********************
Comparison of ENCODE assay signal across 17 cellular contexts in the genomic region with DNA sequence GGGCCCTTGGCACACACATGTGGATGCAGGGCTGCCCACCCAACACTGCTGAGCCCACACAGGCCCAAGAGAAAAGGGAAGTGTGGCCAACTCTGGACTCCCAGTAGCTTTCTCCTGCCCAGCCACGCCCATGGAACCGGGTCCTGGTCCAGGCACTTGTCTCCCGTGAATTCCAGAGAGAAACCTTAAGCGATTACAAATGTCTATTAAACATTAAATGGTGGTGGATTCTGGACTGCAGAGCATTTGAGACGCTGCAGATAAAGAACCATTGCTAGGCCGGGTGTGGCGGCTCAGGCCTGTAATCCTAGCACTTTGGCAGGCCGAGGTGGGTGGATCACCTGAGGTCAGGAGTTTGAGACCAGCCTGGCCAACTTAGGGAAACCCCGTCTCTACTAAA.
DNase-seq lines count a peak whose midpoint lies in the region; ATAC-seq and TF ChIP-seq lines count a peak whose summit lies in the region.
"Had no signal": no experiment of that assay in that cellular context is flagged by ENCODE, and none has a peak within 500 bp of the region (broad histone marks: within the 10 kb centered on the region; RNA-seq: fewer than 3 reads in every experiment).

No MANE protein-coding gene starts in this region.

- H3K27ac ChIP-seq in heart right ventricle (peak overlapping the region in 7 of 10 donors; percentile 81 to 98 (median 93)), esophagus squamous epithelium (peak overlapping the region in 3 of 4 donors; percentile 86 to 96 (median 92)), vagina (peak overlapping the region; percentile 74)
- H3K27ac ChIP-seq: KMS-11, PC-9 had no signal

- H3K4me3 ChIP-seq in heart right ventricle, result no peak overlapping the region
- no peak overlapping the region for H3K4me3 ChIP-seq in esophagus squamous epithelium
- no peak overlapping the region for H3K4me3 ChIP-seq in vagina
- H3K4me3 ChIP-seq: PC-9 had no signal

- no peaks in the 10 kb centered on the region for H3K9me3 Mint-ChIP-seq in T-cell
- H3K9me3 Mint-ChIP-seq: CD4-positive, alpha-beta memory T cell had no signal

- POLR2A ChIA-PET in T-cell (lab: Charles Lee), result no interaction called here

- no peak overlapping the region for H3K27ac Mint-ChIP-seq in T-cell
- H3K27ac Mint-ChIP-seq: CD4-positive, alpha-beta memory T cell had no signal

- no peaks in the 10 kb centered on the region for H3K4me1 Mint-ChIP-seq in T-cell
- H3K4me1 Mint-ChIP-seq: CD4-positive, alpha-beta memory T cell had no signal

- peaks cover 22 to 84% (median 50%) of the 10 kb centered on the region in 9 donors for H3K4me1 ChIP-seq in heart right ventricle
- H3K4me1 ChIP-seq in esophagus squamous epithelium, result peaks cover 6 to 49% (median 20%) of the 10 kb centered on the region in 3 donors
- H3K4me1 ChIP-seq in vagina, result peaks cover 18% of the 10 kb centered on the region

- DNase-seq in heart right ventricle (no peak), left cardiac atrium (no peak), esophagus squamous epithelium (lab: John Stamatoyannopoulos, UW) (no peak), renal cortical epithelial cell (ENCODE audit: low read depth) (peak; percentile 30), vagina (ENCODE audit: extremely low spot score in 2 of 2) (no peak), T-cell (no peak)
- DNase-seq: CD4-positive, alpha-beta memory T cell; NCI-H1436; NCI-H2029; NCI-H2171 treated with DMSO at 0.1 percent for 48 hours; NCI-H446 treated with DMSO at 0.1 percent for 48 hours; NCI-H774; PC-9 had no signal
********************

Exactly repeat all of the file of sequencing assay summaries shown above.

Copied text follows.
Comparison of ENCODE assay signal across 17 cellular contexts in the genomic region with DNA sequence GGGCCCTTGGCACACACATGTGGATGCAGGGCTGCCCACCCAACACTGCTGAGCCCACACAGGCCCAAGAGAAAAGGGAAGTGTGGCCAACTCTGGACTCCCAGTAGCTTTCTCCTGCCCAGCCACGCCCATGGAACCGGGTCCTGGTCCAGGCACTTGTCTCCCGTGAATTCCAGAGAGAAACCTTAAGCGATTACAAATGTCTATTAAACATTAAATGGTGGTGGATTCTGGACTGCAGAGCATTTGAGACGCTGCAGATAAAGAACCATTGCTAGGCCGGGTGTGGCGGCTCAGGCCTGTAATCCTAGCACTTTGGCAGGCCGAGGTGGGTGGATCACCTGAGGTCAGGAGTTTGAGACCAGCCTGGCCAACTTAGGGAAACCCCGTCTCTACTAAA.
DNase-seq lines count a peak whose midpoint lies in the region; ATAC-seq and TF ChIP-seq lines count a peak whose summit lies in the region.
"Had no signal": no experiment of that assay in that cellular context is flagged by ENCODE, and none has a peak within 500 bp of the region (broad histone marks: within the 10 kb centered on the region; RNA-seq: fewer than 3 reads in every experiment).

No MANE protein-coding gene starts in this region.

- H3K27ac ChIP-seq in heart right ventricle (peak overlapping the region in 7 of 10 donors; percentile 81 to 98 (median 93)), esophagus squamous epithelium (peak overlapping the region in 3 of 4 donors; percentile 86 to 96 (median 92)), vagina (peak overlapping the region; percentile 74)
- H3K27ac ChIP-seq: KMS-11, PC-9 had no signal

- H3K4me3 ChIP-seq in heart right ventricle, result no peak overlapping the region
- no peak overlapping the region for H3K4me3 ChIP-seq in esophagus squamous epithelium
- no peak overlapping the region for H3K4me3 ChIP-seq in vagina
- H3K4me3 ChIP-seq: PC-9 had no signal

- no peaks in the 10 kb centered on the region for H3K9me3 Mint-ChIP-seq in T-cell
- H3K9me3 Mint-ChIP-seq: CD4-positive, alpha-beta memory T cell had no signal

- POLR2A ChIA-PET in T-cell (lab: Charles Lee), result no interaction called here

- no peak overlapping the region for H3K27ac Mint-ChIP-seq in T-cell
- H3K27ac Mint-ChIP-seq: CD4-positive, alpha-beta memory T cell had no signal

- no peaks in the 10 kb centered on the region for H3K4me1 Mint-ChIP-seq in T-cell
- H3K4me1 Mint-ChIP-seq: CD4-positive, alpha-beta memory T cell had no signal

- peaks cover 22 to 84% (median 50%) of the 10 kb centered on the region in 9 donors for H3K4me1 ChIP-seq in heart right ventricle
- H3K4me1 ChIP-seq in esophagus squamous epithelium, result peaks cover 6 to 49% (median 20%) of the 10 kb centered on the region in 3 donors
- H3K4me1 ChIP-seq in vagina, result peaks cover 18% of the 10 kb centered on the region

- DNase-seq in heart right ventricle (no peak), left cardiac atrium (no peak), esophagus squamous epithelium (lab: John Stamatoyannopoulos, UW) (no peak), renal cortical epithelial cell (ENCODE audit: low read depth) (peak; percentile 30), vagina (ENCODE audit: extremely low spot score in 2 of 2) (no peak), T-cell (no peak)
- DNase-seq: CD4-positive, alpha-beta memory T cell; NCI-H1436; NCI-H2029; NCI-H2171 treated with DMSO at 0.1 percent for 48 hours; NCI-H446 treated with DMSO at 0.1 percent for 48 hours; NCI-H774; PC-9 had no signal